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The Highfalutin Gadget Worth Keeping In Your Kitchen

A milk frother sounds like the ultimate in excess, but it's a morning routine game changer.

There aren't many discounts listed on so-called Amazon Prime Big Deal Days that are capable of tempting me. I'm not a "stuff" person, and I am chronically averse to the sight of kitchen drawers clogged with gadgets I was either given as gifts or which I purchased with a specific project in mind that never came to pass (looking at you, onigiri molds). But scanning the lists of today's discounts, I find that there are some pretty good sales on one item I would recommend to any coffee drinker, a tool that seems highly unnecessary but has changed my morning routine for the better. For a true game changer, look no further than a milk frother.

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I am not personally making espresso lattes from scratch in my kitchen every day (though if you want a homemade pumpkin spice latte, go nuts). Typically I prepare some Dunkin' Original Blend with my drip coffee maker—I have an older version of this Cuisinart one, regrettably not on sale—which is on a timer and fully brewed by the time I'm waking up. Adding some frothy milk to this brew results in a picturesque morning beverage that makes me feel like I accomplished something by 6 a.m. Whenever I'm away from home, I miss this little ritual; no one makes coffee like me. Unless, of course, they froth their milk.

Why a milk frother is worth buying

A milk frother is a cheap little gadget that somehow still feels highfalutin, like you're too fancy for a splash of humble nondairy creamer or something. But frothing milk for your morning coffee has a few advantages. One, the milk (which, for best results, should be at least 1% milk fat) appears to double in volume, thanks to all the air being whipped into it—this means that I can better control my caffeine intake, because a little less coffee can physically fit inside the mug. Two, the foam offers contrasting textures, making me feel like I'm drinking something more "sophisticated" than Dunkin' drip. Three, the layer of foam that sits on top helps to insulate the coffee underneath, meaning that even on a winter morning it's less likely to grow cold as I nurse it. Finally, offering your guests a foam-topped cup of coffee will make you feel like the host of the year.

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Which milk frother should you buy?

There are two main types of milk frother: a wand model and a carafe model. The wand will always be the cheaper, more portable option, and it's a good one to start with to see if you'll actually go to the extra 25 seconds of trouble each morning as you prepare your morning coffee.

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The PowerLix model, on sale today for $9.50, is one I used for about three years, with no issues during that time. Of course, it ultimately costs more than that to operate, since, using it twice a day, I had to replace the batteries every four to five months; your mileage may vary. To use it, hold the vessel with the dairy (cold or hot) in one hand and the wand in the other. Place the wand into the cup at an angle, then turn it on and make gradual movements in the cup while it does its thing. If the wand is running on full battery and your milk is fresh, it shouldn't take more than 10 seconds to get perfect foam. The PowerLix comes with a nice little stand where the frother can hover above the countertop to air dry after rinsing. I've had other models similar to that one, and they're all pretty comparable, so as long as they're all vaguely the same price (i.e., not suspiciously cheaper), you will get a similar product—but I do recommend getting one with the stand.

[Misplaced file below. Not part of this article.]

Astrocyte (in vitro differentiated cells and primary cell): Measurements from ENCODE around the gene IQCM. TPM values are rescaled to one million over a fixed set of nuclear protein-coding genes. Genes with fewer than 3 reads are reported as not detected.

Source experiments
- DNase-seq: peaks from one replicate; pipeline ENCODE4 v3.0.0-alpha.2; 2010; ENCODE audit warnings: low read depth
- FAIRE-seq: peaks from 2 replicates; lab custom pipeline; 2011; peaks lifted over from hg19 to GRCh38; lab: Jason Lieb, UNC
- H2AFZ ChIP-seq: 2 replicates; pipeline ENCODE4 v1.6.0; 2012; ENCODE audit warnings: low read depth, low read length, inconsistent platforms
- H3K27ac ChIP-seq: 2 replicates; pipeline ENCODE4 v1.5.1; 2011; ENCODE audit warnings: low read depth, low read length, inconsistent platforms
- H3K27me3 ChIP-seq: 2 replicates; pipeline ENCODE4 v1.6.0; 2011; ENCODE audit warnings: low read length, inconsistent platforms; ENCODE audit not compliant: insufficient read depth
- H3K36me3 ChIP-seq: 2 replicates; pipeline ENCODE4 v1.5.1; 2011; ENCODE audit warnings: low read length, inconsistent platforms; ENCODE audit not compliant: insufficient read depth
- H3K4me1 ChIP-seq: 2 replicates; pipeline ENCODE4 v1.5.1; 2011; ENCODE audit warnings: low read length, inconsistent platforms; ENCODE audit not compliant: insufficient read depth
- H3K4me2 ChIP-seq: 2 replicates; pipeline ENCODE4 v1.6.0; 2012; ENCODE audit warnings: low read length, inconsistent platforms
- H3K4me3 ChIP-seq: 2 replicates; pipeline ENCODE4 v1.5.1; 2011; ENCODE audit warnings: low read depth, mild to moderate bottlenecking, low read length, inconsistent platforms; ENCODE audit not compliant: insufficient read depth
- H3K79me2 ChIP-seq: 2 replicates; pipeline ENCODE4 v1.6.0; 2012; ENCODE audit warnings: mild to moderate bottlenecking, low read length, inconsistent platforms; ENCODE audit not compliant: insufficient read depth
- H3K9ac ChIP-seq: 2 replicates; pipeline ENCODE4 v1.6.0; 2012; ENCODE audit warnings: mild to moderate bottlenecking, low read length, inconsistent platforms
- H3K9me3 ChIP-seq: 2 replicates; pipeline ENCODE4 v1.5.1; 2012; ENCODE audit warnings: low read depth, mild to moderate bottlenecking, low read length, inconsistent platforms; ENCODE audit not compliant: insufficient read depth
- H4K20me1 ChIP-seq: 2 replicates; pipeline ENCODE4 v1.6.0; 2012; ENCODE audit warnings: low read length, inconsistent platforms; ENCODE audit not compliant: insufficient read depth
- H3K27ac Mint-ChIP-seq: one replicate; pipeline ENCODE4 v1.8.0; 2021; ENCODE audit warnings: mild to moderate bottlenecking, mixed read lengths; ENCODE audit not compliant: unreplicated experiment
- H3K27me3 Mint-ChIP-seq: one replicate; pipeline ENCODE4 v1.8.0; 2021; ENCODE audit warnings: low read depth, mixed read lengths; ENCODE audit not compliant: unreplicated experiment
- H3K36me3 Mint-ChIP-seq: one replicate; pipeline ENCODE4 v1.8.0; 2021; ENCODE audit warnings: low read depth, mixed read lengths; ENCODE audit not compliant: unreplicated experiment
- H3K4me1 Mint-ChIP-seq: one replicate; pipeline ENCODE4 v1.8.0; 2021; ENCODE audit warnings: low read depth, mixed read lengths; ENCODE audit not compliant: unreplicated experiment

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The carafe models are pricier, but since they plug into the wall, you don't end up spending any money on replacement batteries. These frothers hold a greater volume of milk, and most can either heat the milk as it foams or keep it cold, depending on your beverage. I use the Nespresso Aeroccino 3, which I like for its simple one-button operation, its compact size, and its shockingly quiet operation. I just pour in the milk and press the button one time; it hums for about 60 seconds, then shuts off automatically. However, I only lucked into this appliance because a family member with a Nespresso got sent an extra one by mistake. Similar countertop models that happen to be on sale today include the Paris Rhône for $38, the SIMPLETASTE for $33, and the EZBASICS for $30.

Like anything else, each model comes with tradeoffs. The wand frother is quicker, but you'll have to heat the milk separately in the microwave before foaming it. The carafe model is more hands-off, but has more components to clean (cup, lid, and detachable whisk). But having used both models, I can say that each one makes me eager to enjoy my coffee at home, rather than making Starbucks purchases more often than I'd like to. That alone feels worth the investment.

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